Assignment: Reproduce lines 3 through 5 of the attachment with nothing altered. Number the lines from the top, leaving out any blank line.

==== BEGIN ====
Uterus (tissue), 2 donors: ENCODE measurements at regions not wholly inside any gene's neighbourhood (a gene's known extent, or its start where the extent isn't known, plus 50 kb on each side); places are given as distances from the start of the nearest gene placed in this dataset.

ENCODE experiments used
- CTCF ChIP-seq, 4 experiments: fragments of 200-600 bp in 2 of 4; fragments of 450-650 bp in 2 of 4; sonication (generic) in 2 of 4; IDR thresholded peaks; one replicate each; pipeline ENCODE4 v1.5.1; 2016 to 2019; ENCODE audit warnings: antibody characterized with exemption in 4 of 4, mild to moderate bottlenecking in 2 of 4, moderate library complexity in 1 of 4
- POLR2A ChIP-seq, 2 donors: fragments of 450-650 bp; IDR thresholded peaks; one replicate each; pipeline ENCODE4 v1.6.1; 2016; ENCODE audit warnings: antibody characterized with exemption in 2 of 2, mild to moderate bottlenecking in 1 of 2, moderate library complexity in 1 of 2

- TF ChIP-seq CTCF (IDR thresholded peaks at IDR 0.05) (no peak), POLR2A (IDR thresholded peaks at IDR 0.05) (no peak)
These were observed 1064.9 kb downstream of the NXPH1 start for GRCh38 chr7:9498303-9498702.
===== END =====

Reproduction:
- CTCF ChIP-seq, 4 experiments: fragments of 200-600 bp in 2 of 4; fragments of 450-650 bp in 2 of 4; sonication (generic) in 2 of 4; IDR thresholded peaks; one replicate each; pipeline ENCODE4 v1.5.1; 2016 to 2019; ENCODE audit warnings: antibody characterized with exemption in 4 of 4, mild to moderate bottlenecking in 2 of 4, moderate library complexity in 1 of 4
- POLR2A ChIP-seq, 2 donors: fragments of 450-650 bp; IDR thresholded peaks; one replicate each; pipeline ENCODE4 v1.6.1; 2016; ENCODE audit warnings: antibody characterized with exemption in 2 of 2, mild to moderate bottlenecking in 1 of 2, moderate library complexity in 1 of 2

- TF ChIP-seq CTCF (IDR thresholded peaks at IDR 0.05) (no peak), POLR2A (IDR thresholded peaks at IDR 0.05) (no peak)